Beautiful Things Are Happening

I remember the first time I worried I might not ever be okay.
I was fourteenish, embroiled in a toxic not-quite-relationship with an older boy who’d discovered the exquisite pleasure of exploiting my insecurities. I had burgeoning confidence in my potential; I could picture a successful, if difficult, road ahead. But secure, relatively intelligent young girls who are quite sure they’re doing all right aren’t any fun to manipulate, so he began to poke holes in my bright future.
“You really need to be more independent,” was the regular refrain, delivered with tender cruelty I was meant to mistake for tough love.
“It’s a hard world out there, dear,” and “you’ll struggle for sure,” and “good thing I’m here to help.”
I got miffed, all the time. I even pushed back some, when courage was close at hand. On some level, I understood these criticisms were as rich as turtle cheesecake coming from a person who had accomplished less in his 18 years than I had in the four years that separated us. I had a lot to learn, in the blindness skills department most of all, but I was competing at music festivals, getting excellent grades, and managing not one but two chronic conditions without much medical support. I was about as on track as any teenager I knew.
He, on the other hand, was perpetually angry, hopelessly off track, with an uncertain future and a penchant for blaming his disabilities for abusive outbursts and bouts of frightening possessiveness. If anything, I should have been the one clucking with concern, but much as I sensed the wrongness of it all, I let his doubt poison my faith. Faith is there when the odds aren’t favourable, and to be disabled in a harsh world is to live with unfavourable odds. And faith, more than skills and talents and support, has always been the engine of my success for that very reason. I’m convinced he knew that.
In my senior year of high school, that engine had all but stalled. I’d broken all contact with that toxic friend long before, and he had since died suddenly. He could no longer mail me packages I didn’t want, or threaten suicide if I didn’t play nicer, or use social media to stalk me, or email sanctimonious lectures about my tragic inability to take care of myself. But the damage was done. He had triggered a landslide of second-guessing that, helped along by myriad forces in my life, had buried me to the point where all I could do was dread everything – dread university, dread my first job, dread new cities and exciting adventures and fresh mistakes to run with. I still had so much to learn, and I was paralyzed, rather than energized, by all of it.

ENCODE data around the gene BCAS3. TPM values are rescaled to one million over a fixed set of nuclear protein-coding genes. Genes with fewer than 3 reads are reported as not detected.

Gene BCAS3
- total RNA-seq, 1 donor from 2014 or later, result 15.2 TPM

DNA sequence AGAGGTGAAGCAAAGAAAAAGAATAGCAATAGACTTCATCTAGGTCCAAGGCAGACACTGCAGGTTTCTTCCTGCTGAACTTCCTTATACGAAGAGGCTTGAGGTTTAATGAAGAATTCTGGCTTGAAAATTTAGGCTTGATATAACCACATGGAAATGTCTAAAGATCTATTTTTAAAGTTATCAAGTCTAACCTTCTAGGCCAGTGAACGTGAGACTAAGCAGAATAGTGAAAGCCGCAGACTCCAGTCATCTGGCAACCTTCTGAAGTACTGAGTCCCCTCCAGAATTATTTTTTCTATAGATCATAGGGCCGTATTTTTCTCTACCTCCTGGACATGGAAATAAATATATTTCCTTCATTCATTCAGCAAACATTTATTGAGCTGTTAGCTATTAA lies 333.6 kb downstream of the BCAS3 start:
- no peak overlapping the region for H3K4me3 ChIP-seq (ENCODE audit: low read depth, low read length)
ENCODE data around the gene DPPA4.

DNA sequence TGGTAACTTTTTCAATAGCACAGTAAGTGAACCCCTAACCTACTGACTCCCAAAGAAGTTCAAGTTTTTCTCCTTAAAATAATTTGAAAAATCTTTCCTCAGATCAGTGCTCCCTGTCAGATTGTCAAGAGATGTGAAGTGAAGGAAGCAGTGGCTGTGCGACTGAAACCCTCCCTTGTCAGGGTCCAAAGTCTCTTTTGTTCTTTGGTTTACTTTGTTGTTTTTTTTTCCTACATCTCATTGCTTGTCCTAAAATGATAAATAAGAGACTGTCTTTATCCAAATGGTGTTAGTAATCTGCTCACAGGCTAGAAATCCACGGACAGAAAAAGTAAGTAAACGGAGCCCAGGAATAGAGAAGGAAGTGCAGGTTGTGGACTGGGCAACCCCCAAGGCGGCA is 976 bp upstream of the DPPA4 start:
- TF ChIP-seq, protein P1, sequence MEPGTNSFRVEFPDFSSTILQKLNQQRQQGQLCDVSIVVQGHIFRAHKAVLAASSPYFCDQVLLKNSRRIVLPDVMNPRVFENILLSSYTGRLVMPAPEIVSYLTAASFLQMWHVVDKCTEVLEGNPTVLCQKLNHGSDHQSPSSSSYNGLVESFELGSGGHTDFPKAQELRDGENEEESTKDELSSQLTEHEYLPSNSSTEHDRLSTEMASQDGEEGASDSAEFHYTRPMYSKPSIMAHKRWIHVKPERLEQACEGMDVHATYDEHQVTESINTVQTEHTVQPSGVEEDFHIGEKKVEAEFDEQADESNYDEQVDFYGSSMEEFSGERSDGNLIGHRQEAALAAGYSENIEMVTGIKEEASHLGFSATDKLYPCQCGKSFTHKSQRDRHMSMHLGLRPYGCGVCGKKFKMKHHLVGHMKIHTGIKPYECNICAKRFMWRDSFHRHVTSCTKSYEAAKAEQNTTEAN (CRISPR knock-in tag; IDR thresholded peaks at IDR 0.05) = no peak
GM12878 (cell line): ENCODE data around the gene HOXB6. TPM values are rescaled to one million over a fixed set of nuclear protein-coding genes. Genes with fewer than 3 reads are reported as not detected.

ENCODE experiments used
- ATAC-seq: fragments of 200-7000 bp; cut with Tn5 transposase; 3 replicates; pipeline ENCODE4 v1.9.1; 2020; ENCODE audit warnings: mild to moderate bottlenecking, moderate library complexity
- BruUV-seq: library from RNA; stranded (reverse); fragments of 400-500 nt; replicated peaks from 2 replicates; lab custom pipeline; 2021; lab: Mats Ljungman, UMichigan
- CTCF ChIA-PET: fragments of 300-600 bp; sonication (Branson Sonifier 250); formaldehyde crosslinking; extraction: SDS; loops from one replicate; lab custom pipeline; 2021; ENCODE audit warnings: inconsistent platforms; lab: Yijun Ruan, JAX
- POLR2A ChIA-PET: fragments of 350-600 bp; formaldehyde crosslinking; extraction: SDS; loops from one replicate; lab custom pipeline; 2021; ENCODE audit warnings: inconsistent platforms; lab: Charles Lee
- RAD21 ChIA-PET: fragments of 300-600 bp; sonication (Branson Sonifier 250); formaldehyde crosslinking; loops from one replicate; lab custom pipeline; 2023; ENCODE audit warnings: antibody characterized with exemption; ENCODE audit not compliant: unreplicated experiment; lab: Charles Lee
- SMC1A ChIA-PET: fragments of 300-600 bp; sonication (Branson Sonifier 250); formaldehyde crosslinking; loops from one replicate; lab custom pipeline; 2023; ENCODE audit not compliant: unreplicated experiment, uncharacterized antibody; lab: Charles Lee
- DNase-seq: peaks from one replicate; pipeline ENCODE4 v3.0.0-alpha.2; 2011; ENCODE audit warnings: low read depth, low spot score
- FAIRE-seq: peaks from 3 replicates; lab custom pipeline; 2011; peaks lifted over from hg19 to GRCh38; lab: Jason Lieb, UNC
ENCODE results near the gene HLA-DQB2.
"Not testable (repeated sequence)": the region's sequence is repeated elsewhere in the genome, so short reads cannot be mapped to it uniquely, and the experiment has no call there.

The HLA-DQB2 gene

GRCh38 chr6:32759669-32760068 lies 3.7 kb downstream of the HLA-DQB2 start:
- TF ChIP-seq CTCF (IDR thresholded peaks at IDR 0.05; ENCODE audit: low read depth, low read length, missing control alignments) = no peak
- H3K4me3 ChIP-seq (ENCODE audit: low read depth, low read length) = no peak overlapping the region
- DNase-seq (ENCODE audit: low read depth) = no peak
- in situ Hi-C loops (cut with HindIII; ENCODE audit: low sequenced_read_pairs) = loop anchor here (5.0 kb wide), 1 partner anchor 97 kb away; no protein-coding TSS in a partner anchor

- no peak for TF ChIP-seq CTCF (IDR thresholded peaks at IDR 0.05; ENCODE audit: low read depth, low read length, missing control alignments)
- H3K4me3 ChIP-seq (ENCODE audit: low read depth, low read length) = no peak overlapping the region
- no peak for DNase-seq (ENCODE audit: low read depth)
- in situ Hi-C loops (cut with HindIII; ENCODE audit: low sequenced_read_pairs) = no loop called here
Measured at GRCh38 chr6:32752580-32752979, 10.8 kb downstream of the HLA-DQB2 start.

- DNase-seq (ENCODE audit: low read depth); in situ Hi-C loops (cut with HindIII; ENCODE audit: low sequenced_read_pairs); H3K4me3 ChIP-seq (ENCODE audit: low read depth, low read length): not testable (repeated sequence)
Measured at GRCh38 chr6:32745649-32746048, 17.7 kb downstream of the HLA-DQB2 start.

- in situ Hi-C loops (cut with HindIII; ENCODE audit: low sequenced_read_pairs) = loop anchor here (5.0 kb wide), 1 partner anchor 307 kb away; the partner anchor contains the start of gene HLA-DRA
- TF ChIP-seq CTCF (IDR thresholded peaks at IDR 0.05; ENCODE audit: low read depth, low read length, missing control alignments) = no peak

Depressing, amiright?
Fortunately for us all, this is a new-year-new-decade reflection post, and those have to have a happy ending and a hopeful outlook. Them’s the rules.
The past decade has presented a lot of pain and self-doubt, brought on in many cases by the doubt of others. The pressure to make something of myself—to ‘transcend’ blindness, chronic pain, mental illness, limited educational opportunities, the whole bit—sat smugly atop the self-defeating prophecy that I’d never do or be enough. What was the point in trying?
But it has also blessed me with plenty of people who had so much faith that they couldn’t conceive of me being anything other than enough, maybe more than enough. I’d make mistakes, sure, and fall flat on my face a few times given that stubborn streak running through me. Ultimately, though, I’d pick myself up and keep charging ahead, because that’s just who I am.
“Listen,” one friend said bracingly during one of my late-night fall-apart sessions, “you are going to screw things up sometimes, in the blindness department and in the general life department. You’ll put reds in with your whites and burn hell out of your dinner and at some point you’re going to get really lost in a new place, and all of that will suck.”
“Exactly!” I wailed, missing the point spectacularly.
“It’ll suck, but you’ll wake up the next day and realize that life keeps going. And you’ll discover after a while that trying stuff is messy and scary and you can’t be good at everything you touch. I was embarrassingly far into living on my own before I felt comfortable with my life skills. I survived. You’ll survive too, and then you’ll understand that when someone says ‘you’ll never make it,’ that’s not helping you. That’s not motivation. That’s not love.”
This come-to-Jesus moment came on the heels of another friend getting so sick of my constant self-flagellation that he nearly cried with sheer frustration.